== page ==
I did a lot of Google searching and the number I came up with might surprise people - most reports I see estimate that seventy percent of WDW visitors are first timers. Seventy!  I found an old message board post that suggested it used to be eighty, but it makes sense that the number might have come down over time.

Assuming this is accurate, the question you might be asking yourself is how is that possible?  If you're reading a blog such as this one and others like it, you're probably a hardcore Disney fan, one who goes (or at least wants to go) as many times as possible and who is looking for any advantage they can get in order to have a better experience.  Even if seventy percent is high, I still think it's a lot of people.  Readers like you are in the minority, even if it doesn't seem that way within a Disney community, especially online.  This is a true "Disney bubble!"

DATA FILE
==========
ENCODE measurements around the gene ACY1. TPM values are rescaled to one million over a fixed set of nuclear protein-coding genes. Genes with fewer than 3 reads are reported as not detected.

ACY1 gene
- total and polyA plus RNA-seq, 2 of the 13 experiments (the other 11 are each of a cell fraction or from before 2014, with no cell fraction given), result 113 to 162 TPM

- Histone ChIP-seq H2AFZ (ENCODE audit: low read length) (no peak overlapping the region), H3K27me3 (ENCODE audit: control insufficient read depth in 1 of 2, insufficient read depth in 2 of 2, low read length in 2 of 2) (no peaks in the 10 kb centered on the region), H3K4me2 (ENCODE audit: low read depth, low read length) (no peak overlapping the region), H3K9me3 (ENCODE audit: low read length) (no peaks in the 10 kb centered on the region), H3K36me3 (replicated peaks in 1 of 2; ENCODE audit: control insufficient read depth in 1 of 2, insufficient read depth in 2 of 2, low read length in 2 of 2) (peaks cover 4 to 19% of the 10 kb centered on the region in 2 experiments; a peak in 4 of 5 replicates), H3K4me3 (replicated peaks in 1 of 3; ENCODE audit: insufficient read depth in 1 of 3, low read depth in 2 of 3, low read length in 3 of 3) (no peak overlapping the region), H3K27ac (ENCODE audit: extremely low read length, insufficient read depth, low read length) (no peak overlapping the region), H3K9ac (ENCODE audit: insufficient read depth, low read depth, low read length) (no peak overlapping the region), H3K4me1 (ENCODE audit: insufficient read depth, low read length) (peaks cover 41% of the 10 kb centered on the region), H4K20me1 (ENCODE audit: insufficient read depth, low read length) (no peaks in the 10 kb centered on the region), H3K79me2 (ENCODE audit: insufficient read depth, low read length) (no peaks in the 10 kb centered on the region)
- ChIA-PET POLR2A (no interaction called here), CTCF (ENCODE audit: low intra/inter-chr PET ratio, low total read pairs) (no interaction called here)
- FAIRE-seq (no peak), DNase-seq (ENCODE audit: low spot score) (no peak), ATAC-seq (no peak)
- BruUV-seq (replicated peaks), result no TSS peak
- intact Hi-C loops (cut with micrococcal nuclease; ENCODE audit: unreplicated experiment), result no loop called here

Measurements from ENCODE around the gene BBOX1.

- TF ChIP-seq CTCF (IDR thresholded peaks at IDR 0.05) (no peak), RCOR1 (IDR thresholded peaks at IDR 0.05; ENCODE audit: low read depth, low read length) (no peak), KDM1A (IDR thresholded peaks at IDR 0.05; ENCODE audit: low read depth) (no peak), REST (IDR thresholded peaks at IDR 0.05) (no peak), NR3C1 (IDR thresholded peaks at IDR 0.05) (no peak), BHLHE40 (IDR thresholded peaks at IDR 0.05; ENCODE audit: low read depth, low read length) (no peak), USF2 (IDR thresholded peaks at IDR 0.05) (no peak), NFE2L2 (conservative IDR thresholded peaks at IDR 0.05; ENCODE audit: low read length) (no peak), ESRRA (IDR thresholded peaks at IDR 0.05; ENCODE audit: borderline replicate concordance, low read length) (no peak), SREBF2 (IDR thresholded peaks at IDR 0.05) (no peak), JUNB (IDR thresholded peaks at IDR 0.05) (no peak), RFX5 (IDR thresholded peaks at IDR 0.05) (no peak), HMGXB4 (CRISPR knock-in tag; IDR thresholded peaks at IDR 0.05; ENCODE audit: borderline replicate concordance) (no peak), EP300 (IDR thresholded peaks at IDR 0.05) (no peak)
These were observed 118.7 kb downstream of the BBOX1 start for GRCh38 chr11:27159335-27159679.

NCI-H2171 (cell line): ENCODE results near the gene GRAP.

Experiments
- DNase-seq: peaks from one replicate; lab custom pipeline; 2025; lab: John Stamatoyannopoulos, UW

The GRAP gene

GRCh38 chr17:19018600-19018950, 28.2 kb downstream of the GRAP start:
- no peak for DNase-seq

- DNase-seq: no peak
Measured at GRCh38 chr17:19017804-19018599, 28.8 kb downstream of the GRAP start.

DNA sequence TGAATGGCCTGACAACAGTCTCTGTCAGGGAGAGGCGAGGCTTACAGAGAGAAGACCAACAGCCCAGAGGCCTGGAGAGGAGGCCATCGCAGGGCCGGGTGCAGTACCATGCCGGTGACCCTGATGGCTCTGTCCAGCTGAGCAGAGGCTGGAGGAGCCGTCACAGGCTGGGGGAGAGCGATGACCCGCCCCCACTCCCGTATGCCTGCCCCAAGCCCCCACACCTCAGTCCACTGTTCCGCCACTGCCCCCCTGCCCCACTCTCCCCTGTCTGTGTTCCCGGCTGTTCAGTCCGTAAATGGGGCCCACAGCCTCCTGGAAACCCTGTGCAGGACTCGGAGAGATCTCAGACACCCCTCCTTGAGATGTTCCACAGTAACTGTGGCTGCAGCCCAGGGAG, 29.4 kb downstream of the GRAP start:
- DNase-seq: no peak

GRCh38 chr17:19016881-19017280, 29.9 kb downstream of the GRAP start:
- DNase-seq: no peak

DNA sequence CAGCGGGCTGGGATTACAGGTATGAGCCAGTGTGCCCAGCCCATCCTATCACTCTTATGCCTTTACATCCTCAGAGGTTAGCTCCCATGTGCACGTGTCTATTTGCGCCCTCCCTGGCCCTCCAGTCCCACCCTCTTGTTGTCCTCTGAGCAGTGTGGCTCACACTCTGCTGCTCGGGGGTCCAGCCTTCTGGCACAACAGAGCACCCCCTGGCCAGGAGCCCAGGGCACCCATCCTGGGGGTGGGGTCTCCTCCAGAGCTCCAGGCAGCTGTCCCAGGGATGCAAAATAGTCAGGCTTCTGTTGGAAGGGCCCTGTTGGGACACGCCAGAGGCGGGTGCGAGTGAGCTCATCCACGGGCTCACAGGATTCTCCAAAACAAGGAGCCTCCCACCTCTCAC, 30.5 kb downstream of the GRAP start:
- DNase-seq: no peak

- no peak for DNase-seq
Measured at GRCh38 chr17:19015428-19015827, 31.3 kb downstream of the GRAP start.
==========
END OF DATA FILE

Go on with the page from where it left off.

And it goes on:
So let's use that seventy percent as a rough number here.  That means that most guests on any given day are first time visitors.  I think this stands up to scrutiny when you think about how Disney markets itself and the policies it has to favor this exact type of guest.  You would think that local, annual passholder, Disney Vacation Club members who go all the time would be Disney's most loyal guests and therefore given the most advantages and preferential treatment.